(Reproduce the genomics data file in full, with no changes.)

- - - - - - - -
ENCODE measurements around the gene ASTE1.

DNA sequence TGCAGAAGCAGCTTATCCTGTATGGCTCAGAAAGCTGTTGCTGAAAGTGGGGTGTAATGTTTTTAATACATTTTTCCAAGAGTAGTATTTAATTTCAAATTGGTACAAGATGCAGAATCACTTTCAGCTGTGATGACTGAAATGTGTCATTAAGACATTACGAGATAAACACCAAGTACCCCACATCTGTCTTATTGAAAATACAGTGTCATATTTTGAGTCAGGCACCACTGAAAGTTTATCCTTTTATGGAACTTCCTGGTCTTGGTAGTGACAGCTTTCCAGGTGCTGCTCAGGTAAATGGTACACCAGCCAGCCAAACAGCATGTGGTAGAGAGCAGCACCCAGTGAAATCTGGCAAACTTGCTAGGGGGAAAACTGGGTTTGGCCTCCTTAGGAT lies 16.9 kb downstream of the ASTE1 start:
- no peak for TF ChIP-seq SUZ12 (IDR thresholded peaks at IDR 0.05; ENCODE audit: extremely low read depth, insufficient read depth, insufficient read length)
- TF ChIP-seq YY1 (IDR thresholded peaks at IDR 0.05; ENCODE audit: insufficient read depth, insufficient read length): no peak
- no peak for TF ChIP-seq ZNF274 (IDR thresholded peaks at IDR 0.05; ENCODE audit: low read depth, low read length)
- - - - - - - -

ENCODE measurements around the gene ASTE1.

DNA sequence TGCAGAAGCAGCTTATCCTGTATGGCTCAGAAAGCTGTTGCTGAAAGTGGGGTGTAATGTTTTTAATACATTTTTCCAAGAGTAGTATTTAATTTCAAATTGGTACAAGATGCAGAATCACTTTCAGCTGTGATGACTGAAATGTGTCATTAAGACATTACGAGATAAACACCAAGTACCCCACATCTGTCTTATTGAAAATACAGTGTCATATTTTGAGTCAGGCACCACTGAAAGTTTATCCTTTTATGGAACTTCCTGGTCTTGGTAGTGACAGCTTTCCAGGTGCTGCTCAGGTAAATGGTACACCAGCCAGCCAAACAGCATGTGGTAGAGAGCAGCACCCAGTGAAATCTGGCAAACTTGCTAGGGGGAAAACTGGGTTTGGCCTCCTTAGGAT lies 16.9 kb downstream of the ASTE1 start:
- no peak for TF ChIP-seq SUZ12 (IDR thresholded peaks at IDR 0.05; ENCODE audit: extremely low read depth, insufficient read depth, insufficient read length)
- TF ChIP-seq YY1 (IDR thresholded peaks at IDR 0.05; ENCODE audit: insufficient read depth, insufficient read length): no peak
- no peak for TF ChIP-seq ZNF274 (IDR thresholded peaks at IDR 0.05; ENCODE audit: low read depth, low read length)